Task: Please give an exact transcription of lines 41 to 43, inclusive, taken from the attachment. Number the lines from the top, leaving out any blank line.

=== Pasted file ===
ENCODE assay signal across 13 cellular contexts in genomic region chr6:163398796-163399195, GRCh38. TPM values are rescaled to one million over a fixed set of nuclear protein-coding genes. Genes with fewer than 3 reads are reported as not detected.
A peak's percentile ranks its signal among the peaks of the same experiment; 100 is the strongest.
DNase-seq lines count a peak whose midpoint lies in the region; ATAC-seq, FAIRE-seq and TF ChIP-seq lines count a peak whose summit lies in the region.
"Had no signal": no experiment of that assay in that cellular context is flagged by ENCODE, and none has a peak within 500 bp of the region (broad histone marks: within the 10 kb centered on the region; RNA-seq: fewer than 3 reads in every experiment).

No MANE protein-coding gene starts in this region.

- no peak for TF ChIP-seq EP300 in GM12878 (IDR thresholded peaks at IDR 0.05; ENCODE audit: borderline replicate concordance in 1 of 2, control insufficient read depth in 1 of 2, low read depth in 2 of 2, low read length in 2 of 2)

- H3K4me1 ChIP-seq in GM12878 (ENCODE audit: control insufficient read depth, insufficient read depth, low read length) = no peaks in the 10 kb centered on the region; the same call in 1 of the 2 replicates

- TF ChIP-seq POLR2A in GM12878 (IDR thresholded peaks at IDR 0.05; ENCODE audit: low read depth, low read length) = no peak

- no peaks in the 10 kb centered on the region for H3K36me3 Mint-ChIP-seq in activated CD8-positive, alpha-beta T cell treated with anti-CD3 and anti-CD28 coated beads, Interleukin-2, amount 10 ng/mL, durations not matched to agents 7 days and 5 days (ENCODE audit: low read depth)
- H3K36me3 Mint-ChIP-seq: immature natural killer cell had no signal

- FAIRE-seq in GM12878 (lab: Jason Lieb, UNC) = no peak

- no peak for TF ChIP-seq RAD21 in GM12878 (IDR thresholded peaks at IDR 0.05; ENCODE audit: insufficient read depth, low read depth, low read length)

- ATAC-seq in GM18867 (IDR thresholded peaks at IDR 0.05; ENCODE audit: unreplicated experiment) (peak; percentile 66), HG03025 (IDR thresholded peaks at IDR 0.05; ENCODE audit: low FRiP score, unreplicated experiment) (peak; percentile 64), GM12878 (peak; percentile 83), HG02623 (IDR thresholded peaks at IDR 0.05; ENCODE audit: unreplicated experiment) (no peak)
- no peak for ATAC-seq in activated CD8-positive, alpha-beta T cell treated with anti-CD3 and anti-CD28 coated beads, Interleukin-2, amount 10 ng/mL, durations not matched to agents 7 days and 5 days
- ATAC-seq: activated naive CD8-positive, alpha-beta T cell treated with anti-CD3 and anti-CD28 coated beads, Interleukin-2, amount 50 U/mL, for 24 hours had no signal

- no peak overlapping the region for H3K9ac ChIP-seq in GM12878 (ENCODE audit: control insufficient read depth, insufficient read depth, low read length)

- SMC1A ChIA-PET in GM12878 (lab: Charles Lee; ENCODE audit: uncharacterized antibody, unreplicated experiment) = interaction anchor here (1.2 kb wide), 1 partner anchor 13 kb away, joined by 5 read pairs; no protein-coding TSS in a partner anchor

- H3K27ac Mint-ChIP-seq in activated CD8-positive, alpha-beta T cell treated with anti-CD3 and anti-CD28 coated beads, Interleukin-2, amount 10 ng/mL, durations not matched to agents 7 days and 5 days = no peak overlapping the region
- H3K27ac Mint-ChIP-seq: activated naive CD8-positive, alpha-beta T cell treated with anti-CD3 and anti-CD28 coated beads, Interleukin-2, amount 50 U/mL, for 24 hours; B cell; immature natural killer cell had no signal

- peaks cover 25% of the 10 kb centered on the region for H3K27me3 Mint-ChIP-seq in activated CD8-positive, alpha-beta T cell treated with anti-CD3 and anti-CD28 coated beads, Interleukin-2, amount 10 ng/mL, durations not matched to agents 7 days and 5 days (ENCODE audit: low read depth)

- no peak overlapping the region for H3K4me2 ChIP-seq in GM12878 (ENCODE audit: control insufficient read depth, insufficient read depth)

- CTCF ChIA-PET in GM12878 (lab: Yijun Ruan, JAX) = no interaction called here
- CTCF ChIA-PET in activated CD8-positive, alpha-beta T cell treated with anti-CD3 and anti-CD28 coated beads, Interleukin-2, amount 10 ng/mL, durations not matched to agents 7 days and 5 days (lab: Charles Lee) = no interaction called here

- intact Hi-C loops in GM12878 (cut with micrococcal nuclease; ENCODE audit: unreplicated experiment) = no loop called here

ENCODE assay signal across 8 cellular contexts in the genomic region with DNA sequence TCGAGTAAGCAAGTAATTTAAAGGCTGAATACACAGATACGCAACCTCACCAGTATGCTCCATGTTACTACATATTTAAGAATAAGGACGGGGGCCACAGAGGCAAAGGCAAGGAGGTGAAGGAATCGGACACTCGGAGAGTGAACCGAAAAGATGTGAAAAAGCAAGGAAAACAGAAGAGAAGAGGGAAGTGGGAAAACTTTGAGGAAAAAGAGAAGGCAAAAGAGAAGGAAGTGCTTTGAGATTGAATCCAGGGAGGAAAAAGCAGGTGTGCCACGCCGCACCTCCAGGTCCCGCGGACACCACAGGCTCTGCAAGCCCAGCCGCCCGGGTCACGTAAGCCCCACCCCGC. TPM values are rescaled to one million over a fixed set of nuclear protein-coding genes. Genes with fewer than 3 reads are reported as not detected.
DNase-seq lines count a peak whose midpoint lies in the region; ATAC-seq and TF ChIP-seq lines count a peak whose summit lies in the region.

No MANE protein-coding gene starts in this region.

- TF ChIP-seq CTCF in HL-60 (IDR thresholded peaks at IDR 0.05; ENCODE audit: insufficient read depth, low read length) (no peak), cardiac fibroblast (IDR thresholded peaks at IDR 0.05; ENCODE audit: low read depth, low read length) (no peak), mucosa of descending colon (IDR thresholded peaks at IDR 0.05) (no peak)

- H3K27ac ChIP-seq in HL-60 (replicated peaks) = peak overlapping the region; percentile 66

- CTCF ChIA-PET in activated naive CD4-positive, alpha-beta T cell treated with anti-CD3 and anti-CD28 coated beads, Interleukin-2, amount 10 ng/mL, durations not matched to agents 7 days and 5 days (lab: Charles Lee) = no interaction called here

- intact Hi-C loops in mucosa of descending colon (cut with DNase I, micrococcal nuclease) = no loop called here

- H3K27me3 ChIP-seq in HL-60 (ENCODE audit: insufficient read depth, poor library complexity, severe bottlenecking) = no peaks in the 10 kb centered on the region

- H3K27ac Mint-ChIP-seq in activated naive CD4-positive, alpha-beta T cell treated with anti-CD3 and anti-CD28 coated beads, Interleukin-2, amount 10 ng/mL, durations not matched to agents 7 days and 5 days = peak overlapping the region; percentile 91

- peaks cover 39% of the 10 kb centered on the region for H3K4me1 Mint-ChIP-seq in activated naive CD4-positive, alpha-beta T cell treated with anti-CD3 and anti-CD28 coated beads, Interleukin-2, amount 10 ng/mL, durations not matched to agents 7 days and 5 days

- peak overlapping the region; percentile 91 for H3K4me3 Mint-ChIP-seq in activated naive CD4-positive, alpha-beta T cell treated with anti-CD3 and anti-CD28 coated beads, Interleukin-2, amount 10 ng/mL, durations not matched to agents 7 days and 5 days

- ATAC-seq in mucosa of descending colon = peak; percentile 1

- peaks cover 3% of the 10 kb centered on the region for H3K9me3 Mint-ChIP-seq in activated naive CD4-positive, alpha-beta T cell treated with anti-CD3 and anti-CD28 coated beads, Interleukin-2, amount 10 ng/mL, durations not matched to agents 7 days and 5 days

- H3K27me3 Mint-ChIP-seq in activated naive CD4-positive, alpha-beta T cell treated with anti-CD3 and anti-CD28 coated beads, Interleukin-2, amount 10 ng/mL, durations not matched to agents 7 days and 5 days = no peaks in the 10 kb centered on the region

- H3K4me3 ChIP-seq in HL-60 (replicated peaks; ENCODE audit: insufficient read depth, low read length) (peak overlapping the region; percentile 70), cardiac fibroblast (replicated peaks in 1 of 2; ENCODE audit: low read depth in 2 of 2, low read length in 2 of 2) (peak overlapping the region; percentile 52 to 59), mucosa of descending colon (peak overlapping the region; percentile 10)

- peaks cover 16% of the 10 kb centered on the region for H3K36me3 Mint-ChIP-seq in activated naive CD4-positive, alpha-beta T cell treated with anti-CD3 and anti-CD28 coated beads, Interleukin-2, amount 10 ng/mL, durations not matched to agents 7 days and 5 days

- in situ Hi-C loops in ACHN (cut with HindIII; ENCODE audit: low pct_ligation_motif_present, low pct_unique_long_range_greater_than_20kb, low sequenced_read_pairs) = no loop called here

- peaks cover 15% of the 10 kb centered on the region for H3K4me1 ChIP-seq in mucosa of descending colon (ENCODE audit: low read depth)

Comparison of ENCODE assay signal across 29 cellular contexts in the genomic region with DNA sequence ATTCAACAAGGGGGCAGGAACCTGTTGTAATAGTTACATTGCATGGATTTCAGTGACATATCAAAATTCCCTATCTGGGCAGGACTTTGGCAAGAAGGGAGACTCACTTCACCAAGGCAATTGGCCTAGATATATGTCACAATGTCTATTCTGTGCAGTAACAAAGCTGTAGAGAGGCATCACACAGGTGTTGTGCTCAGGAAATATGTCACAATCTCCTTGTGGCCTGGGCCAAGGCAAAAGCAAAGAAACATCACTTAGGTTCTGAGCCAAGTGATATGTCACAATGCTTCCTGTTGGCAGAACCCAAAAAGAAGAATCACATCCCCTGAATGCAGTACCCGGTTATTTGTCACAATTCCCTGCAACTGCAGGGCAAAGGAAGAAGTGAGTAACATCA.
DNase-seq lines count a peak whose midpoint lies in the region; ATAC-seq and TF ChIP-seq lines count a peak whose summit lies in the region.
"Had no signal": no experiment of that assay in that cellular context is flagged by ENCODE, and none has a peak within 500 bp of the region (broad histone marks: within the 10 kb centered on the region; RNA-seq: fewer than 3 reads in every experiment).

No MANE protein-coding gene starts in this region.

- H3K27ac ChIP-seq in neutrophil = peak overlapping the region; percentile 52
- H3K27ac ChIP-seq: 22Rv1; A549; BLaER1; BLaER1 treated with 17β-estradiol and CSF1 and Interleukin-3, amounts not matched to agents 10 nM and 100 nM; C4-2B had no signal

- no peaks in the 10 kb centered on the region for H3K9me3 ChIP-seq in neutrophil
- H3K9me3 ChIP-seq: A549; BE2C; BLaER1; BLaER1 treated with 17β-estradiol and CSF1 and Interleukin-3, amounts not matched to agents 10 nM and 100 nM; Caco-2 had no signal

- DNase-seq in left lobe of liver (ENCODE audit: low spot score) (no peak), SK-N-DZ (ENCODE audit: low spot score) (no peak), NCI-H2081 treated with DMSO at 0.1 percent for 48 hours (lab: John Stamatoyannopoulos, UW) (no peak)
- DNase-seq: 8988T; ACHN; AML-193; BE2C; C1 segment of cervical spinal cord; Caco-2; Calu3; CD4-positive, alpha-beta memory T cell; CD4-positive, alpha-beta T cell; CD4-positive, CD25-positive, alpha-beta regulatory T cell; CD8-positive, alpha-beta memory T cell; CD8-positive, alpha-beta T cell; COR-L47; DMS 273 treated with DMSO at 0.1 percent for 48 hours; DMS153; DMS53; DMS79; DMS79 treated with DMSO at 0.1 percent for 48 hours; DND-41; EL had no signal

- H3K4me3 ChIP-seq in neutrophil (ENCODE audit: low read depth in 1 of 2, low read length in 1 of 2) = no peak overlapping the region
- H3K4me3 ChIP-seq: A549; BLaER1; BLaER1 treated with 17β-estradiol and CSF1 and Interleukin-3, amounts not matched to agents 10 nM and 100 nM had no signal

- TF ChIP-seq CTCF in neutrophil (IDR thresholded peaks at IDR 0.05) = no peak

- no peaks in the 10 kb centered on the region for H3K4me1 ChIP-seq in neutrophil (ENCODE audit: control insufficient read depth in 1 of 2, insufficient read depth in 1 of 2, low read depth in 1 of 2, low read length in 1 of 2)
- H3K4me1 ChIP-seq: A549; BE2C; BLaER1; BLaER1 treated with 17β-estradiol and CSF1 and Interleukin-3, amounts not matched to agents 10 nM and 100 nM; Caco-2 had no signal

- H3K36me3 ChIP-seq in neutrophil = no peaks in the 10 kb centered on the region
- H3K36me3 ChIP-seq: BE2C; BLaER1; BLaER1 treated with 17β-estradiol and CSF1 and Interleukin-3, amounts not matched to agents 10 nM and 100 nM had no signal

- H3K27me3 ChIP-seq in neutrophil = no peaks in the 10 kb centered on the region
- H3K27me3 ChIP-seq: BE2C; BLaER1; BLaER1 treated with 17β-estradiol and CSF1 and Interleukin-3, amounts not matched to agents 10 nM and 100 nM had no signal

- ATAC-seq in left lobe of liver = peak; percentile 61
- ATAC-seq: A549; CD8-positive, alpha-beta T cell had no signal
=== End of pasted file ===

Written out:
- in situ Hi-C loops in ACHN (cut with HindIII; ENCODE audit: low pct_ligation_motif_present, low pct_unique_long_range_greater_than_20kb, low sequenced_read_pairs) = no loop called here

- peaks cover 15% of the 10 kb centered on the region for H3K4me1 ChIP-seq in mucosa of descending colon (ENCODE audit: low read depth)

Comparison of ENCODE assay signal across 29 cellular contexts in the genomic region with DNA sequence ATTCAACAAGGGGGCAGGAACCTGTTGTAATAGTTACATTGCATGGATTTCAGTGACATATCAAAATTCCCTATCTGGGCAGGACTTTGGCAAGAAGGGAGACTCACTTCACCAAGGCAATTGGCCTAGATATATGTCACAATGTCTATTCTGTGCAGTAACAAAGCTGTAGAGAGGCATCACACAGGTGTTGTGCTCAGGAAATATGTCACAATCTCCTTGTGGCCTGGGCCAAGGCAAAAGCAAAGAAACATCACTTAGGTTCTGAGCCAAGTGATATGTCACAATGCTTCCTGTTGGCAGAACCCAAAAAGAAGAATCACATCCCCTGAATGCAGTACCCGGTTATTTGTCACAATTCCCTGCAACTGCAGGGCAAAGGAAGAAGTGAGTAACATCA.